Wallow Fire and Emergency Fund
Wallow Fire Update June 10
and Emergency Fire Fund Set Up
by Jesse Wolf Hardin
We wake up again to a thick fog of smoke from the swelling Wallow wildfire, with the rising sun tinted a remarkable blood red color. This is the point in the movie when Bambi and the other creatures of the forest sense the nearness of danger and begin their stampede in the direction of safety, but we are not ready to treat the burning of our canyon as inevitable. This botanical and wildlife sanctuary was devoid of most plant species when I moved here 35 Winters ago, and the thick green diversity and hundred feet high cottonwood trees I see from my cabin window are the result of those years of planting and protection. The fires continue their push our way, yet until the moment they might be laid to waste, we can not and will not accept their loss.
Yet we wake up not only to ominous smoke, but to the unceasing work of Anima school, to the tasks revolving around our next Plant Healer magazine for herbalists, the folks awaiting personal counsel and herbal consultations, the watering of delicious edible nettles alongside the river… and awaken, also, to yet another dozen letters and blog comments with hopes and prayers, love and offers of help. They are a counterforce to the once again growing winds of destruction, the juice needed for unabated healing and creation in the face of all challenges and threats. “Though we have never met”, many of your messages begin, and it is proof of the depth of our connection that so many feel close. We can’t thank you enough for being allied and caring in this troubling time, our students and allies, our extended family, our community of purpose.
Anima Emergency Fund
A fund has been set up for Anima Sanctuary and School, at the insistence of many. Starting with the seed of an unsolicited donation from our author/herbalist friend Virginia, contributions will be accepted for land protection and repair, which will also help make possible our continuing healing work.
Expenses are climbing. We have already had to shift funds from home repairs to evacuation preparedness, extra fuel for the vehicles and supplies, while our paid workers and gifting friends shift their emphasis from the water project to clearing the ground of flammables in a perimeter around the main cabins. This Emergency Fund will help fund these preparations, and in the event the fire does indeed overtake and engulf us, it will be used to replace and repair the infrastructure of the sanctuary,clinic and school, and to pay for what will be a huge reseeding and restoration effort.
Donations to the Anima Emergency Fund can be made at http://animacenter.org/donate.html and indicate in the message box that it is intended for the fire fund.
or a check or m.o. made out to Gretchen Geggis (Loba), and mailed to:
Anima Emergency Fund
P.O. Box 688, Reserve, NM 87830
To those of you offering to send foods, herbs, tools and so forth, we ask that you send a letter to the above addresses with a list of what you can provide, and then IF and when they’re needed we’ll get back to you. If the fire moves through this canyon and takes our living structures, a travel trailer will be the first item we look for.
Physically Assisting With Our Evacuation
Only a few of the many folks offering to come here and help, are even from the Southwest! We will only accept the assistance of those who live close enough for it not to be a great hardship, and only in the last couple days before we need to be fully evacuated. This could happen a week from now, several weeks from now, or in only a few short days depending on what the winds and blaze does. If you are determined to help with an evacuation, please write us with your availability and how to reach you quickest.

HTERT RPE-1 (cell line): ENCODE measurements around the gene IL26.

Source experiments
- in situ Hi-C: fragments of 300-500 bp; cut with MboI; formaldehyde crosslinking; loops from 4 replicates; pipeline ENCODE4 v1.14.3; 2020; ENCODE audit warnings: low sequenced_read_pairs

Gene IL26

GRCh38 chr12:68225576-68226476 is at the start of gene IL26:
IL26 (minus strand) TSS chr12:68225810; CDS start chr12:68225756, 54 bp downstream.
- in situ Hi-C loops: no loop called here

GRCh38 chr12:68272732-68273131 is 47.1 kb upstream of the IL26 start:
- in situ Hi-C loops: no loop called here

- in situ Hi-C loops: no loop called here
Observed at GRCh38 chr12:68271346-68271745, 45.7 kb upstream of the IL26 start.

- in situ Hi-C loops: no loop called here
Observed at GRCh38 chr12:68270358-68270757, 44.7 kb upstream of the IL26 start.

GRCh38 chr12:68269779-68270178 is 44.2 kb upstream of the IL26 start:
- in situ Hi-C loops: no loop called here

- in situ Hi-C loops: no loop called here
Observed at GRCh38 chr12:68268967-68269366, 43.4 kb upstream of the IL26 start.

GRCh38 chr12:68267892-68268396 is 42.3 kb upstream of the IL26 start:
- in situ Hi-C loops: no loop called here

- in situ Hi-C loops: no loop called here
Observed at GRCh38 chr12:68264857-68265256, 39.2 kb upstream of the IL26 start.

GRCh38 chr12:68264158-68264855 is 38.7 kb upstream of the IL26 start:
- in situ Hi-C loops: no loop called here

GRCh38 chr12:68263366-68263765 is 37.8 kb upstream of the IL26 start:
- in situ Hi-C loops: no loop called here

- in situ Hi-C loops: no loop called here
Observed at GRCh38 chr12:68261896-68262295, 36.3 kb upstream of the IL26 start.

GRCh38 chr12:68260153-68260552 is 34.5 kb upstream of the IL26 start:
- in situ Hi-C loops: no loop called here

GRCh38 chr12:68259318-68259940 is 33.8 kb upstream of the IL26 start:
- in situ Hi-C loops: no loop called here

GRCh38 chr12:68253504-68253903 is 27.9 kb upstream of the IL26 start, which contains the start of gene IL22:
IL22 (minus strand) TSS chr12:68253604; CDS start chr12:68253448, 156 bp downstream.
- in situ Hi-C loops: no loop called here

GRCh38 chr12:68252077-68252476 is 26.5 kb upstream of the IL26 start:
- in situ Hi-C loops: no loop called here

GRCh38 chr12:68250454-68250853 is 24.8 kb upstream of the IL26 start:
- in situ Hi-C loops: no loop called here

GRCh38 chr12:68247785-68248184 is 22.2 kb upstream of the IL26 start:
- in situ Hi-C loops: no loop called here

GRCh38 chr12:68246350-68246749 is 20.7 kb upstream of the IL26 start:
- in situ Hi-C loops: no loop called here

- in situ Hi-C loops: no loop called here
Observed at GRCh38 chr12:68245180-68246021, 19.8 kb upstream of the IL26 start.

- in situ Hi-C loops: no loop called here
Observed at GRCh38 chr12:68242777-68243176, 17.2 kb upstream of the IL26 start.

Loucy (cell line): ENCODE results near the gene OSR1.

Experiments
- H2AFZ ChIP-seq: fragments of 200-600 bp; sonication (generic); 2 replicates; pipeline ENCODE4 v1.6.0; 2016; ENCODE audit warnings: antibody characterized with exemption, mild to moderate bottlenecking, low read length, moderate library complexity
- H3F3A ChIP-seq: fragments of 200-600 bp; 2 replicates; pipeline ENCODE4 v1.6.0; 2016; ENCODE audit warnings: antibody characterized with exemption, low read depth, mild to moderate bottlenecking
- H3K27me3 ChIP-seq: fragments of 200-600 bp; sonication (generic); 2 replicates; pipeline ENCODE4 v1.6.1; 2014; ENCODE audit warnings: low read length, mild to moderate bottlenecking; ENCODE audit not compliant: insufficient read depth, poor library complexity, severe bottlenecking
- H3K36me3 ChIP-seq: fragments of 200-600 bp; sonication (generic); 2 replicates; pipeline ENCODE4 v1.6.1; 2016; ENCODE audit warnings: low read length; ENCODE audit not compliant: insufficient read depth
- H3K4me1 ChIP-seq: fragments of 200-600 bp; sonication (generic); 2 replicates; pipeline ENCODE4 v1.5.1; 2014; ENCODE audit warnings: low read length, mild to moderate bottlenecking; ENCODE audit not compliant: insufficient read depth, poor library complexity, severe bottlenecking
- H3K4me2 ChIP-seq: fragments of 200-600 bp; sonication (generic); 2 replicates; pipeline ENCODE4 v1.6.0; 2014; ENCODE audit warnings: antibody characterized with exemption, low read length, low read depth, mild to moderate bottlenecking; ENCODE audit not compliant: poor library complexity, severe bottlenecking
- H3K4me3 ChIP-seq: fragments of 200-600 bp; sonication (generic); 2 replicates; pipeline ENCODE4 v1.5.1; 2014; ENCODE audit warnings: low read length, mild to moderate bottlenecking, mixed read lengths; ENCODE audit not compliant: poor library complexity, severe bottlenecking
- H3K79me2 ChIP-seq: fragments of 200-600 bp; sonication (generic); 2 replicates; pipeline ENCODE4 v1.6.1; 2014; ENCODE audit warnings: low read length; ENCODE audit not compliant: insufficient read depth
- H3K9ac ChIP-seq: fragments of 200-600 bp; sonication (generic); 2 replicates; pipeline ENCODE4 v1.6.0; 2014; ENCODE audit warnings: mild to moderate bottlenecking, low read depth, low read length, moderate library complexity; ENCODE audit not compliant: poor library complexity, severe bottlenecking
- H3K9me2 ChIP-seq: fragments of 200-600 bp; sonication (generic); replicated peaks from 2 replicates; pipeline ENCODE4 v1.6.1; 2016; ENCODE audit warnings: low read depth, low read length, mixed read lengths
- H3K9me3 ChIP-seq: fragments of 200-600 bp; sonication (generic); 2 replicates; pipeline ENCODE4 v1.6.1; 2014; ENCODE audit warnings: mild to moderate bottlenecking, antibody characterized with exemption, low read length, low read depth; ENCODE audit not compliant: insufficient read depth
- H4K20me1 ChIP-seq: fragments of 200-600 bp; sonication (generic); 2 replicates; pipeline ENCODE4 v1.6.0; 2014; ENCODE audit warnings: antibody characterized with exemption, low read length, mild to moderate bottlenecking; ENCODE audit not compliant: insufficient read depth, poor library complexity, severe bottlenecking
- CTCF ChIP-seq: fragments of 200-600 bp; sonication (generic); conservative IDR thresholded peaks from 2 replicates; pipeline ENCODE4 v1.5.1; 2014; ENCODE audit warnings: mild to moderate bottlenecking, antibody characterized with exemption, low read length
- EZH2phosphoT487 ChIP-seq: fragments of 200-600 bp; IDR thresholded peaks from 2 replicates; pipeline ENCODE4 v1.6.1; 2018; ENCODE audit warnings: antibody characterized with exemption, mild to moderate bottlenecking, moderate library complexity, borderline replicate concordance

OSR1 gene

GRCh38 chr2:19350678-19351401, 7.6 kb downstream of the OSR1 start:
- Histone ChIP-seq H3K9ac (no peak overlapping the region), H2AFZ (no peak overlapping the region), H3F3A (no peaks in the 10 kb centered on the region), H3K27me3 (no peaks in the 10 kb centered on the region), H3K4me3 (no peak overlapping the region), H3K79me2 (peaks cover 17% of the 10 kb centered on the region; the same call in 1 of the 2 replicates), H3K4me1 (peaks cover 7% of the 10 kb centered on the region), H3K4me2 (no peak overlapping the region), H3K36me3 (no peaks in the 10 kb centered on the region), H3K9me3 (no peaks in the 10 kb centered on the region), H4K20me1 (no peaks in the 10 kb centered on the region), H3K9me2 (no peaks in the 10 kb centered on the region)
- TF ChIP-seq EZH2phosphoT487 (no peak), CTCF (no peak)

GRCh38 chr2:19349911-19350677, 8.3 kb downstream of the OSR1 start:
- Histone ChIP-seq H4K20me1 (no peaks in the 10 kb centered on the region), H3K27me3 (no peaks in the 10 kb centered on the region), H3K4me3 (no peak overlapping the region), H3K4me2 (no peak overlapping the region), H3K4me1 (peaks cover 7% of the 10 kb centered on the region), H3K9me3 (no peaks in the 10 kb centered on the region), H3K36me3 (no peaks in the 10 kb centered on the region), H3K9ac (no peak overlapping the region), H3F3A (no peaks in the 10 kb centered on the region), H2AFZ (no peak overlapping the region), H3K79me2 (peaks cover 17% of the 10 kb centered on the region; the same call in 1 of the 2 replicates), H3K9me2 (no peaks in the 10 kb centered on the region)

June 10 General Wallow Fire Update
Here are the official numbers, but note that all reports are inevitably dated and often inaccurate:
Cause: Human – reported to have been a fisherman’s campfire
Size: 408,887 acres based on predawn June 10 infrared data
Percent Contained: 5%
Injuries to Date: 3
Losses to Residences so far: 4,018 threatened, 29 destroyed, 5 damaged
Other Losses: 24 non-residential structures destroyed
Number of Personnel: 3,137 +/-, with 19 hotshot crews and 45 hand crews
Equipment employed: 17 dozers, 221 engines, 66 watertenders
Aircraft employed: 14 helicopters, 1 slurry plane
Southeast Side of Wallow Fire Needs Attention
The Southeast side is where the growth is most worrisome for us, being the most likely source of any threat to the county seat of Reserve as well as the outlying subdivision known as Rancho Grande and the “Y”. It is in the most rugged terrain of all the fire’s fronts, and roadless wilderness. Little has been reported done to contain the spread from the Southeast, so our ears are open.
Today we will continue removing dead grass and downfall from the vicinity of our office and home, though our 3 other cabins are surrounded by thick forest and will have nothing but their luck going for them. Rhiannon is being a trooper, busting her rear to help and keeping a strong heart and clear head through this stressful time. Kiva is in town gathering information and taking care of internet downloads for the conference, and I am trying hard to focus on getting back to all of you waiting for a reply from us. Glad this issue of the Plant Healer magazine is complete, one less deadline as we rush to take care of our commitments and still be ready for the fire. Loba has just come back from one of her regular dips in the shallow Rio Frisco, with a breathless report on getting to see a rare family of German Shepherd sized Coatimundi, her excitement and gratitude undiminished by the growing threat.
The hardest thing for us so far is the stress of the unknown, the scary waiting when we might rather either be in the fight or out of the path.
But a new sun will rise each day for us, reddened or not.
(Forward and Post)